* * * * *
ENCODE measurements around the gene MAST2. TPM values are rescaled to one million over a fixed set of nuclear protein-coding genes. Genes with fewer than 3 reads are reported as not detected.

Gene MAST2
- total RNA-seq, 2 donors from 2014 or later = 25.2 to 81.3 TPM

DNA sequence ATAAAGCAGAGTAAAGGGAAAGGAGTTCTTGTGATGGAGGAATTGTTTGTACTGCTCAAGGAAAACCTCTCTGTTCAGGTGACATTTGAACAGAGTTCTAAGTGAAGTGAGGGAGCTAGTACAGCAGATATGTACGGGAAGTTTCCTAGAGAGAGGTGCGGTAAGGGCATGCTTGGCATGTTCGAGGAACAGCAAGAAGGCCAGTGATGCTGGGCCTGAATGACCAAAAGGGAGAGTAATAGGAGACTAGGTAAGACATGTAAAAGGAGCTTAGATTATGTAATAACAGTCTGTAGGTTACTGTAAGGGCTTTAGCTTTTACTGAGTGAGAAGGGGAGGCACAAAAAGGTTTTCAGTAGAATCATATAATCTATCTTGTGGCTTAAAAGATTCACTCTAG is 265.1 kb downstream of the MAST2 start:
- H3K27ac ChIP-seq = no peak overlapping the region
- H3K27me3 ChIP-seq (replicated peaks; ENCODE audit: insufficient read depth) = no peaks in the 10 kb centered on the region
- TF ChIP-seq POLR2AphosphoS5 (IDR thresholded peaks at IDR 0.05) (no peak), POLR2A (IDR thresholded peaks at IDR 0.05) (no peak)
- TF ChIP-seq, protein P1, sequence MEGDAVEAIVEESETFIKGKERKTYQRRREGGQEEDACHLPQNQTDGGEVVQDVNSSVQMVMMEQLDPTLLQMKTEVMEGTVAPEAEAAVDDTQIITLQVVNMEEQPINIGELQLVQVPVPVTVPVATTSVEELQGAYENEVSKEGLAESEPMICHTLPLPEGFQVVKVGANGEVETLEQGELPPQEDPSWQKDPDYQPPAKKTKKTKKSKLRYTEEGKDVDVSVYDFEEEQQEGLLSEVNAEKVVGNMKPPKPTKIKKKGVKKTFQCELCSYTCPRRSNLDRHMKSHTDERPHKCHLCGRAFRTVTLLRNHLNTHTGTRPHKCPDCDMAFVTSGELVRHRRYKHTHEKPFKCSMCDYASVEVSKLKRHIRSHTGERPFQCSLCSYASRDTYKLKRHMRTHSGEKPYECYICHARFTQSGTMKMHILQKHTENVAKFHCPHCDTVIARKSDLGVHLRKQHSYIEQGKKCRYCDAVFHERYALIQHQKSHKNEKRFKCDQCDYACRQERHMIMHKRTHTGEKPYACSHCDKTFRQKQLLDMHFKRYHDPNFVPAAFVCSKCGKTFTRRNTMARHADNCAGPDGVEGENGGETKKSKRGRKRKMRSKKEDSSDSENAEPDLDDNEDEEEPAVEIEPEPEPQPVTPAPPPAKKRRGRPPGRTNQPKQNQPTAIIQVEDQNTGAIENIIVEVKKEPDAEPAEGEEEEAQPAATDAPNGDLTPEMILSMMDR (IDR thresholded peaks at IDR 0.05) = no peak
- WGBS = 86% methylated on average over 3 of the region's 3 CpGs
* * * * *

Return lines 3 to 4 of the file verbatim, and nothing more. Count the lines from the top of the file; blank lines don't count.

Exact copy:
- total RNA-seq, 2 donors from 2014 or later = 25.2 to 81.3 TPM

DNA sequence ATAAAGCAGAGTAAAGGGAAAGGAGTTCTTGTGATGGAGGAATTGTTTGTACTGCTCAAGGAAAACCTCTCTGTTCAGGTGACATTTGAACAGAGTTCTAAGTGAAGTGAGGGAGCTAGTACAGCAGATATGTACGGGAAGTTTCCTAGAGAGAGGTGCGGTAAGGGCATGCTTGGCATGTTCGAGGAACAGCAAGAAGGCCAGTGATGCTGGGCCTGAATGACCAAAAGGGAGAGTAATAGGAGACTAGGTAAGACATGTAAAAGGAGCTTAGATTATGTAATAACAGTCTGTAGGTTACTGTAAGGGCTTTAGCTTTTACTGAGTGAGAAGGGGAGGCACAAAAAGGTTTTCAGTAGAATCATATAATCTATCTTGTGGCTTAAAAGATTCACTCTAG is 265.1 kb downstream of the MAST2 start: